I’m somewhat nervous about my third session of DW tomorrow.

I’m somewhat nervous about my third session of DW tomorrow.

I’m somewhat nervous about my third session of DW tomorrow.  The players have progressed beyond my initial set-up and I’m left with many fronts, but no clear direction.  This is the part of DW that has me the most nervous.  As a meticulous planner I feel powerless and directionless.  I’m not sure how to proceed with my fronts, or if I even should.  I have an initial scene that I will present to my players that arose naturally from our two previous sessions but, unlike those sessions that were very defined and restricted (escaping a prison-dungeon), this session is wide open.  I’m powerless to predict what they might do and where they might go.  Does anyone have any suggestions as to how I can prepare and keep my narrative on a somewhat predictable path? 

9 thoughts on “I’m somewhat nervous about my third session of DW tomorrow.”

  1. I agree with Christopher Stone-Bush.  Don’t prepare.  Do your first scene and go from there.  Just react to what the characters do; let them lead you.

    There’s a fantastic little book called “Play Unsafe” that’s a perfect primer on how to play in zero-prep games.  It’s pretty cheap and available as a PDF.  It might be useful to you!

  2. I understand the fear of going into a session with nothing prepped, David Benson. Especially if you’re a planner or just beginning to get the hang of improv GMing.

    When you can do is look at the actions of the characters from the previous two sessions. How does the world react to those actions? 

  3. I’m going to agree with Christopher Stone-Bush and 

    John Aegard.

    One approach that’s worked well for me is to have things loosely prepared that might discover the party, as opposed to the other way around – if the action stalls and the players look to you for adventure, bring the adventure to them! Literally have it kick down the door, or crash through a window, or fall out of the sky.

  4. If you really want to feel “prepared”, use leading questions – it’s an old improv trick.

    For example, you could start your next session with these:

    Thief, now that you’re free, you need to pay off a debt to the thieves’ guild. What do you owe, and why?

    Wizard, what important thing did you have to leave behind? Who might have a replacement?

    Cleric, if you’re not mistaken, you have an ally who lives nearby. Who is this person and what is the name of the place they live?

    Even without the answers, you can form a vague idea of where this could head…

  5. I think you should play to find out what happens. I’m a prep-a-holic. I prepared an entire adventure for my wife and after two encounters I was ready to deliver some serious info so she could get the adventure started. Instead she picked up on part of my area description that I had not intended. She wanted to know what that tiny and dark silhouette on the horizon was.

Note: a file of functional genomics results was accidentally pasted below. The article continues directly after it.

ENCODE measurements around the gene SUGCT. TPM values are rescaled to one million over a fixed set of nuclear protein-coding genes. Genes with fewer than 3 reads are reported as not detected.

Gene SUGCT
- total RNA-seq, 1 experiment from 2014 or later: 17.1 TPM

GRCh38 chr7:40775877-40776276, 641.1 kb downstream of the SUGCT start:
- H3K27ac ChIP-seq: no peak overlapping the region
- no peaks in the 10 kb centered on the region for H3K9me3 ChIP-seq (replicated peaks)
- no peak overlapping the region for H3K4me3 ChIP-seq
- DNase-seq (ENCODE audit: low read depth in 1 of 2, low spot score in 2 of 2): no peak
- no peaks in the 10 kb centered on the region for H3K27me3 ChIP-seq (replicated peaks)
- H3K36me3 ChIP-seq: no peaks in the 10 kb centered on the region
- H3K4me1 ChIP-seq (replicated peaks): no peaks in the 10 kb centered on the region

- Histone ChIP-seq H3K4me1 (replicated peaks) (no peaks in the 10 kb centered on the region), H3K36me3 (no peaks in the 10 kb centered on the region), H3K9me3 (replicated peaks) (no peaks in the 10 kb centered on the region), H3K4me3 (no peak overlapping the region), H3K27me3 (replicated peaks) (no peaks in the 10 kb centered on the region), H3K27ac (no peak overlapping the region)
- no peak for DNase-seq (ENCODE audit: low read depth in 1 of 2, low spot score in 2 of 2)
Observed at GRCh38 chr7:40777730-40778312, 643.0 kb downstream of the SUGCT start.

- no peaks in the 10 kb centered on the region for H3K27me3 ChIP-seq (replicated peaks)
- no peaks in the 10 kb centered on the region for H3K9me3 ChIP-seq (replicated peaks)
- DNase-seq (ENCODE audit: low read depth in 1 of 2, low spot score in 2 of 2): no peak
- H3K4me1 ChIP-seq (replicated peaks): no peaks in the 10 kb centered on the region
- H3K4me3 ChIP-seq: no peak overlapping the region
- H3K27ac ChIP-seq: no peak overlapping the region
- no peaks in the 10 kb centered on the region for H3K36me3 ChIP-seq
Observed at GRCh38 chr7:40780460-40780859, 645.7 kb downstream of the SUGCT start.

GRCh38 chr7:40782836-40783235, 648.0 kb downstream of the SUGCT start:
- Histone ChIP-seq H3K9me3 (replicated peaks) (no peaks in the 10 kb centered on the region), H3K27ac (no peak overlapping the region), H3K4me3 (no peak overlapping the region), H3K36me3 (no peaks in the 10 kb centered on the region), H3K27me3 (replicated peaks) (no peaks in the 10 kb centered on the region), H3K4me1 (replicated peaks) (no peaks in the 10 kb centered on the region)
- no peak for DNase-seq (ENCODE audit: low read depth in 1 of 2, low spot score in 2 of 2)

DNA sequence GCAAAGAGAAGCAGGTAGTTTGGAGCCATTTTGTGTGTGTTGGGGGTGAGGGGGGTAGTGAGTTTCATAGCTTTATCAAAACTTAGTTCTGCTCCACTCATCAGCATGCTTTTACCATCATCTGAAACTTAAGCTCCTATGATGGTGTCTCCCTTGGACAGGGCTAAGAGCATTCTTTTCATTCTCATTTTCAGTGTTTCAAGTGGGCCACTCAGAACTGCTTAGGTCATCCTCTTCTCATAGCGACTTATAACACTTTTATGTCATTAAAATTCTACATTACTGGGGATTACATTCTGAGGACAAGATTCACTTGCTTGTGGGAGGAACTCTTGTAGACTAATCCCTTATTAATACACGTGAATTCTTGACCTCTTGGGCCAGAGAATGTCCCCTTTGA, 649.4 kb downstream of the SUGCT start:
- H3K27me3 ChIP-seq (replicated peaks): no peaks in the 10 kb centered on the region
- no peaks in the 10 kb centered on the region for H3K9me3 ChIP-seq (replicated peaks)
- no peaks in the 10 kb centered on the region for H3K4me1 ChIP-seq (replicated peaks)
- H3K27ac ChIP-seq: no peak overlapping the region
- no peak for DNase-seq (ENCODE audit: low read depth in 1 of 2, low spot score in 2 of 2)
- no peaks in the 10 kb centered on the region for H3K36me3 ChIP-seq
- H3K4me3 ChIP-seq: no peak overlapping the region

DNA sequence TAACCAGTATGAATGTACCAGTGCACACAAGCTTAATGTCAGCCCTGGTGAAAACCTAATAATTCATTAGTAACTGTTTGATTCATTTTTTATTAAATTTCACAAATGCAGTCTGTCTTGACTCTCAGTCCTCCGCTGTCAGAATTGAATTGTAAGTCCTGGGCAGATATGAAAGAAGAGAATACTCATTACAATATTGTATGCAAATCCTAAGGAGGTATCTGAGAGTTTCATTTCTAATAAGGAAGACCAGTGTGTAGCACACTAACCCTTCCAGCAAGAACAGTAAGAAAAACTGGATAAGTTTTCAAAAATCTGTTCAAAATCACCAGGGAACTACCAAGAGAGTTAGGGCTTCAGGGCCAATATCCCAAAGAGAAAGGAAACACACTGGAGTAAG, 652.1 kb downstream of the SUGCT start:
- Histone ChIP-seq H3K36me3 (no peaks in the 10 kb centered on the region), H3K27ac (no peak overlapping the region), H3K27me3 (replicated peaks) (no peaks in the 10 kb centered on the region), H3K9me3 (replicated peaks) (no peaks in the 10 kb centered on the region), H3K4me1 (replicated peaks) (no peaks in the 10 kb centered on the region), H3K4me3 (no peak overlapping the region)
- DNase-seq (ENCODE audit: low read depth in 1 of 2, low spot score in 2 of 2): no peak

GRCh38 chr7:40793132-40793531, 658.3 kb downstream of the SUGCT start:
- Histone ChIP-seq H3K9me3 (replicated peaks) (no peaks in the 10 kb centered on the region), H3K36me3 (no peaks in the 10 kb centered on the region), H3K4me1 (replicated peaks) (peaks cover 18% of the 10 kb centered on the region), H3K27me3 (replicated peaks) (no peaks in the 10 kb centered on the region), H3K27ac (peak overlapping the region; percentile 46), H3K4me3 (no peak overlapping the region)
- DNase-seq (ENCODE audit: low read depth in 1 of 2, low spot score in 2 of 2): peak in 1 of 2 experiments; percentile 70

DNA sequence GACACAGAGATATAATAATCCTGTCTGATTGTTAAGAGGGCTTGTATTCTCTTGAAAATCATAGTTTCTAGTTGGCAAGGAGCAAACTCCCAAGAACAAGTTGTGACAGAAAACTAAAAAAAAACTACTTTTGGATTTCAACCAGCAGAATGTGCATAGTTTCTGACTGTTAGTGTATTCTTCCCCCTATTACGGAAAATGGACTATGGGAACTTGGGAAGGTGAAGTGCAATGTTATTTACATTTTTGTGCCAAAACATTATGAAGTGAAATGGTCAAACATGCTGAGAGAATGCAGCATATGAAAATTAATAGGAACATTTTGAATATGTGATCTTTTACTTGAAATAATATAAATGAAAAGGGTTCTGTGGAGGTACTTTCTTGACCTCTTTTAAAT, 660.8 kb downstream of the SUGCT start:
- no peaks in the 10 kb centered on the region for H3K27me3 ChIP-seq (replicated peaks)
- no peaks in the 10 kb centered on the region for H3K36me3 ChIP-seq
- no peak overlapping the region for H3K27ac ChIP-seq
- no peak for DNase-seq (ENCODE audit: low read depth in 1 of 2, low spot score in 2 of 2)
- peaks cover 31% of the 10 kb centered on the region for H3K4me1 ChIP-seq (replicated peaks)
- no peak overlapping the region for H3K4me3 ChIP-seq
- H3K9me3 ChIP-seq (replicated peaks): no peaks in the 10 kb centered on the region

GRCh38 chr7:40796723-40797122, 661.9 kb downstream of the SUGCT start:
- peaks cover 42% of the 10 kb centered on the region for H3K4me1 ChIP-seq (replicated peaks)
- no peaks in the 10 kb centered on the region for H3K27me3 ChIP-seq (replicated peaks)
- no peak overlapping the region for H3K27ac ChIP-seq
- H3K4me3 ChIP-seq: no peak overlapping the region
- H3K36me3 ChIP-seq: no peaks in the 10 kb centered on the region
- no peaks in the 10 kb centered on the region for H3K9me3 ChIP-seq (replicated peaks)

She found this run down shack with nothing inside (I’m hoping she’ll just move on). But there was that massive wall of dirt where one of the walls should be. She turned into a badger and started digging through. This led there to a mine with nothing interesting in it. All passages closed off, one led to water, and another had a large rock crushing machine with a small hole in the ground.

    She tries to figure out whats on the other side of the hole. To further discourage her I made the next five feet of this small hole solid rock so she couldn’t shine light down there. So she came up with a way to get a torch through the hole, tied to some rope, with her staff tied near the torch to act as a perch. She flew down into a large cave which was large and utterly dark.

    She turns into a bat and uses sonar to map the area. About 100 feet down is a river (I put there to explain the previously flooded passage). She investigates the river, finds out there is a hidden Murloc underwater palace, and is now trying to figure out how to get her group down there and able to breath underwater so she can check it out.

    I just gave up with my prep and trying to nudge her in the directions that I wanted. Now I’m playing open ended and things are rolling along just fine. It really is a different kind of mind set but it really does work. Just go with the flow and describe what the players see. You never know what they’ll pay attention to or what kind of information they’ll introduce into the world. Encouraging the use of Spout Lore doesn’t hurt either ^_-

  6. Marques Jordan, that is awesome.  Your wife is the kind of player who would have driven me crazy in standard D&D, but is an inspiration in DW.  Thanks for the advice.

  7. The great thing about this is that my wife is very quiet in situations where she stands to be judged for personal contributions. She tends to shy away from the spotlight. When we played B/X D&D with some family members she was very quiet and rarely tried anything out of norm. In Dungeon World our first session was the same but on the second session she started to come out of her shell. I think she feels more comfortable with DW because it is structured in a way that encourages player input.

    She doesn’t have to feel like she is going against the grain or messing with anybodies plans (well not until I told her =P). She really enjoyed the range of creativity that the Druid provided and she loves the possibilities that are present for her to really try anything she can imagine. I think it is this aspect of DW that I love the most. Imagine what you want, describe it, and the GM will tell you mechanically what needs to be done to make it a reality. DW gets a +1 for quiet types in my book =P

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